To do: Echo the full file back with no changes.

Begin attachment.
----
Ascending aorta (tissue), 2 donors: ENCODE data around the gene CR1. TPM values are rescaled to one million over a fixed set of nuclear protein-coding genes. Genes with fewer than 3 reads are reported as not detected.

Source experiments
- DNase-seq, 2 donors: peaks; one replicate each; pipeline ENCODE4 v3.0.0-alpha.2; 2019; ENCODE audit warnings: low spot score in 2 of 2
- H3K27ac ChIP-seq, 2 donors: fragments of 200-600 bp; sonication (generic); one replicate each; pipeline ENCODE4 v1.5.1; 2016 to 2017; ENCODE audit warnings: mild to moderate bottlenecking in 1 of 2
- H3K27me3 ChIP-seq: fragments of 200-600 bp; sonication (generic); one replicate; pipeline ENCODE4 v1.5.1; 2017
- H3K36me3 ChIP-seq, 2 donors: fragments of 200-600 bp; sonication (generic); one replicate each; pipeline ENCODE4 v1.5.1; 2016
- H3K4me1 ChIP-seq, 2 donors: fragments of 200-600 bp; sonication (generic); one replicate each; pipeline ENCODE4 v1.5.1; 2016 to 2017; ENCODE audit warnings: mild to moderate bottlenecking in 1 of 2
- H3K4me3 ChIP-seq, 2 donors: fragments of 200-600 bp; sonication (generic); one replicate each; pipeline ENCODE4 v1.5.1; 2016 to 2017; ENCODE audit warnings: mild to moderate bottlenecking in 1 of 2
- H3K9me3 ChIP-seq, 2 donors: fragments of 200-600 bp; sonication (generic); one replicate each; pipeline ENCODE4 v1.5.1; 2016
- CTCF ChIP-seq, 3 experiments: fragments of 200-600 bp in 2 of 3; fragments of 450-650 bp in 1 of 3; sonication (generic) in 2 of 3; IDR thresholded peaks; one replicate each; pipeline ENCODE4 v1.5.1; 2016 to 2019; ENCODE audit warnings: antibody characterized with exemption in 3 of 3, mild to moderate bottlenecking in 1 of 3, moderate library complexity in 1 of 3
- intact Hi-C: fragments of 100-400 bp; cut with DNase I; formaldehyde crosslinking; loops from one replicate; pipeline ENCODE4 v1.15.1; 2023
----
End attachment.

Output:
Ascending aorta (tissue), 2 donors: ENCODE data around the gene CR1. TPM values are rescaled to one million over a fixed set of nuclear protein-coding genes. Genes with fewer than 3 reads are reported as not detected.

Source experiments
- DNase-seq, 2 donors: peaks; one replicate each; pipeline ENCODE4 v3.0.0-alpha.2; 2019; ENCODE audit warnings: low spot score in 2 of 2
- H3K27ac ChIP-seq, 2 donors: fragments of 200-600 bp; sonication (generic); one replicate each; pipeline ENCODE4 v1.5.1; 2016 to 2017; ENCODE audit warnings: mild to moderate bottlenecking in 1 of 2
- H3K27me3 ChIP-seq: fragments of 200-600 bp; sonication (generic); one replicate; pipeline ENCODE4 v1.5.1; 2017
- H3K36me3 ChIP-seq, 2 donors: fragments of 200-600 bp; sonication (generic); one replicate each; pipeline ENCODE4 v1.5.1; 2016
- H3K4me1 ChIP-seq, 2 donors: fragments of 200-600 bp; sonication (generic); one replicate each; pipeline ENCODE4 v1.5.1; 2016 to 2017; ENCODE audit warnings: mild to moderate bottlenecking in 1 of 2
- H3K4me3 ChIP-seq, 2 donors: fragments of 200-600 bp; sonication (generic); one replicate each; pipeline ENCODE4 v1.5.1; 2016 to 2017; ENCODE audit warnings: mild to moderate bottlenecking in 1 of 2
- H3K9me3 ChIP-seq, 2 donors: fragments of 200-600 bp; sonication (generic); one replicate each; pipeline ENCODE4 v1.5.1; 2016
- CTCF ChIP-seq, 3 experiments: fragments of 200-600 bp in 2 of 3; fragments of 450-650 bp in 1 of 3; sonication (generic) in 2 of 3; IDR thresholded peaks; one replicate each; pipeline ENCODE4 v1.5.1; 2016 to 2019; ENCODE audit warnings: antibody characterized with exemption in 3 of 3, mild to moderate bottlenecking in 1 of 3, moderate library complexity in 1 of 3
- intact Hi-C: fragments of 100-400 bp; cut with DNase I; formaldehyde crosslinking; loops from one replicate; pipeline ENCODE4 v1.15.1; 2023